Fourteen companies were represented and covered the spectrum of industry sectors obligated to sign onto NPC Mark II. As participants explained their presence it became obvious that amalgamation of companies, which continues unabated, has a marked effect on NPC as executives are replaced. Two examples were provided where NPC involvement was cancelled by executive decision without reference down the line. One CEO is reported as saying "I just bin letters from people I don't know". Several are now addressing the amalgamation of many companies that were already signatories. Twenty-eight amalgamations took the prize for the day!
But it is not all doom and gloom as many positive reasons for attendance went straight to the heart of NPC. The desire to commence with the correct packaging rather than try to offset at the end of use; and a mission to have all packaging to be recyclable were quite positive.
Reasons advanced why companies join, [over 650 have] include: -

• Broader environmental commitment and responsibility
• Save wasted materials, energy, resources, time and money
• Comply with increasing demand for eco-friendly packaging
• Avoid potential penalties from state governments under NEPM
• Be part of a successful voluntary approach that will avoid legislation and much more costly fees
• Help build a more sustainable company
• Save waste packaging going to landfill
• Become a 'good corporate citizen"
Robin's experience is that companies that signed onto NPC declared improved triple bottom-line business results and in all instances the benefits outweigh the costs. A number of examples were detailed and are often posted on signatories' or the NPC web site.
If your company supplies raw materials to packaging manufacturers or is a packaging manufacturer then you should be a signatory to NPC. If you purchase packaging that becomes part of the supply chain or produce packaging waste then membership is also recommended.
The half day discussion session covered the salient points of NPC including costs and benefits, the key performance indicators used and the environmental impact of the scheme. This included a summary of the recycling targets set under the revised document----- NPC Mark II. Basically industry has to increase the recycling rate from 48% to 65% without increasing landfill above 2003 levels. Non "recyclable packaging" has also been listed with 25% of it being mandated to be reused.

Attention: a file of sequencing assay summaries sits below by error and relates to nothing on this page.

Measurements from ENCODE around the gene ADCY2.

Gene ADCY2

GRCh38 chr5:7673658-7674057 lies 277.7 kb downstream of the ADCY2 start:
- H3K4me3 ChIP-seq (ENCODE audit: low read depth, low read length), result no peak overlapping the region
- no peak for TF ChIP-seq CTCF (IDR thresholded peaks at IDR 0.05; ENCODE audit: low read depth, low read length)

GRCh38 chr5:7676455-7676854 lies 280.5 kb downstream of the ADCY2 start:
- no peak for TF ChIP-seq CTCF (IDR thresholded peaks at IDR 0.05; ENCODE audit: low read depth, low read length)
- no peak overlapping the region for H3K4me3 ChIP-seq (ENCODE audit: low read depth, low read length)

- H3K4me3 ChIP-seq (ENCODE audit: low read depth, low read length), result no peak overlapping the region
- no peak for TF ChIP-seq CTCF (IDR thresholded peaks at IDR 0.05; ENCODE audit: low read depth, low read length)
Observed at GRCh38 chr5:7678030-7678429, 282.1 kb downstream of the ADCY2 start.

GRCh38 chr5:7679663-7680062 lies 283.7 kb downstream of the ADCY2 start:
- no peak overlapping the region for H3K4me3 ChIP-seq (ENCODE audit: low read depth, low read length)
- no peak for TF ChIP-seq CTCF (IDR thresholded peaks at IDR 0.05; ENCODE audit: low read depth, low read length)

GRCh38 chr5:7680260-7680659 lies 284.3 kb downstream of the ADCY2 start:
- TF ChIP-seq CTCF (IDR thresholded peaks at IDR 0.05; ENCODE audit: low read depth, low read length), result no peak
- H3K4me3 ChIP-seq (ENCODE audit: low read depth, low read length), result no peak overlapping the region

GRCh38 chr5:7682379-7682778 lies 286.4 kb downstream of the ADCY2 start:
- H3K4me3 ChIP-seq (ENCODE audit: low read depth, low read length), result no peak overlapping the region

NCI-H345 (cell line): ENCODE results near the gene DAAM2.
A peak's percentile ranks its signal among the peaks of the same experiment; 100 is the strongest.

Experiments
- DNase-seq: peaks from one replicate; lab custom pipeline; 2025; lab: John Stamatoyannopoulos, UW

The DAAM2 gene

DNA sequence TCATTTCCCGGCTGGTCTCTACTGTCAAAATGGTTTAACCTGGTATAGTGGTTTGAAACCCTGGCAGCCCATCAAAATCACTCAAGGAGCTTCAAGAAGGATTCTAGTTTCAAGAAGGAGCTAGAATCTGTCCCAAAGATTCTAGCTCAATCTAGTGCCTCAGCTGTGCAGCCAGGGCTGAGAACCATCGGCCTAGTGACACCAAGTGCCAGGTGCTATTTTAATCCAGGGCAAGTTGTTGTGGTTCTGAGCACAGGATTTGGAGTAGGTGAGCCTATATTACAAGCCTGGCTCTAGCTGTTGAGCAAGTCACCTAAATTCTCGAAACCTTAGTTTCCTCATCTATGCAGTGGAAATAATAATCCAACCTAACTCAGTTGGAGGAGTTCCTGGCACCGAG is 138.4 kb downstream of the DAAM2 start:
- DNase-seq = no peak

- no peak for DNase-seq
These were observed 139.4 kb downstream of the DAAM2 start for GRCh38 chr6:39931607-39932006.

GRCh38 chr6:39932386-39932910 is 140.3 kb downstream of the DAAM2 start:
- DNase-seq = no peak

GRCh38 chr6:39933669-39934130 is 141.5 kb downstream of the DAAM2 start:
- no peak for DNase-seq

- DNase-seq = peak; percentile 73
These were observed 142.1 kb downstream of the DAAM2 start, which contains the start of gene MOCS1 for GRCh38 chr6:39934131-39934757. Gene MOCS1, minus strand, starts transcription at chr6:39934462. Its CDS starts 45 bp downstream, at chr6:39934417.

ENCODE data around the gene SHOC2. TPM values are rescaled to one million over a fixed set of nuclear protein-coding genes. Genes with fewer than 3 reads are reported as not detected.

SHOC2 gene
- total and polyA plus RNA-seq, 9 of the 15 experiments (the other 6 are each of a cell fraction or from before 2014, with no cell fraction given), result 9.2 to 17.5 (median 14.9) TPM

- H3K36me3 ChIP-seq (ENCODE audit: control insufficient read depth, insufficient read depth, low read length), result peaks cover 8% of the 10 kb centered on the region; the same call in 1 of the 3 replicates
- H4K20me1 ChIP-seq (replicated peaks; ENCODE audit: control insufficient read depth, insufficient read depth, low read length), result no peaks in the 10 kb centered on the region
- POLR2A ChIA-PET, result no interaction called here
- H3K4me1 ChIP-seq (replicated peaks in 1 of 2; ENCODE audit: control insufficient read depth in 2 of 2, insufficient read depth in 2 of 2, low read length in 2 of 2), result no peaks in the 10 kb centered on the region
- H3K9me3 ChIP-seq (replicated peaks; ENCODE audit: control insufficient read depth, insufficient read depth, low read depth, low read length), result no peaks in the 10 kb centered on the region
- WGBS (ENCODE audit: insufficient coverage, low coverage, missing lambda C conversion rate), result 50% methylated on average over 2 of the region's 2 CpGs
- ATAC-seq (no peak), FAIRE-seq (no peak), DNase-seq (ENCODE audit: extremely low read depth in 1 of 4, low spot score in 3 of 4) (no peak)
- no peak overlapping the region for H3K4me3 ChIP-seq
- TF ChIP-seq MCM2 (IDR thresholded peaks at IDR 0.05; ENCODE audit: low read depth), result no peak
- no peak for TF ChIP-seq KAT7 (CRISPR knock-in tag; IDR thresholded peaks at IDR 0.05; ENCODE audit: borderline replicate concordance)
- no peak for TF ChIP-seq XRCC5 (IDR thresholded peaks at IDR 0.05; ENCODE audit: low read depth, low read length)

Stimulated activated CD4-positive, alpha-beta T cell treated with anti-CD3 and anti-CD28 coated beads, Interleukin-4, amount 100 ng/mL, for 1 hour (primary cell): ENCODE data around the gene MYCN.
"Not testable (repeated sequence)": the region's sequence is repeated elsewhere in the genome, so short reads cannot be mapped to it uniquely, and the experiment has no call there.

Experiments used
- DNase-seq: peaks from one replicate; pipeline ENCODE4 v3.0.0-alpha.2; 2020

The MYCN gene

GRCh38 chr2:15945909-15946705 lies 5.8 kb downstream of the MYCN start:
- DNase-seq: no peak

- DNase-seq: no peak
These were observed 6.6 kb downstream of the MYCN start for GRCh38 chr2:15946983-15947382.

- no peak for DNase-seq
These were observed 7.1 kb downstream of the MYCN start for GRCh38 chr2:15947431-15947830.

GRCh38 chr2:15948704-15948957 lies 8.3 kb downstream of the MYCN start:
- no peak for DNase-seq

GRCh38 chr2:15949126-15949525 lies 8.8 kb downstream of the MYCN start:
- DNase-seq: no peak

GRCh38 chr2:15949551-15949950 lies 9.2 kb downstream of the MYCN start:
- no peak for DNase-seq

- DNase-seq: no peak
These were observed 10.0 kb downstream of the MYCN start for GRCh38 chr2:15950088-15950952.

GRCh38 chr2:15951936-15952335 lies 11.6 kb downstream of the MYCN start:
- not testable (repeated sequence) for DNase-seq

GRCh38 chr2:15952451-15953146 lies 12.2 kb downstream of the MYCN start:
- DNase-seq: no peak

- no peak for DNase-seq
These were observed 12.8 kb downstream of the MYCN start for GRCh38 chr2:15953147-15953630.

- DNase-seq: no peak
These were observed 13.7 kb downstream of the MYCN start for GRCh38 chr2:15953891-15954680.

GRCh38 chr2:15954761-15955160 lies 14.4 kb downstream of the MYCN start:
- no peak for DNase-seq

Plastics of all types have to improve the recycled rate by 10 or 15% over the life of NPC Mark II. The debate about plastic shopping bags will likely continue for sometime. Shopping bags are subject to Schedule 7 to the Australian Retailers Association Code of Practice for the Management of Plastic Bags which is part of the NPC but has totally different targets to the NPC.
Since NPC Mark II was signed off by EPHC members the Federal Government has changed and alterations have been made in all state and territory cabinets. At the next review no minister that signed off in 2005 will be at the table. If NPC Mark II will get a tick of approval or thumbs down remains to be seen.

Australia is now a signatory to the Kyoto Protocol which details actions needed for reduction of greenhouse gas emissions! NPC Mark II has no mention of the reduction of green house emissions although there are covert implications
AIG is also involved in another initiative to improve skills within the packaging industry. In association with RMIT University and Design Victoria [ ] AIG is promoting a program entitled "How to Profit from Design"

Written by Michael B Halley FAIP
Organisation    Contact
Australian Institute of Packaging

Australian Industry Group
Robin Tuckerman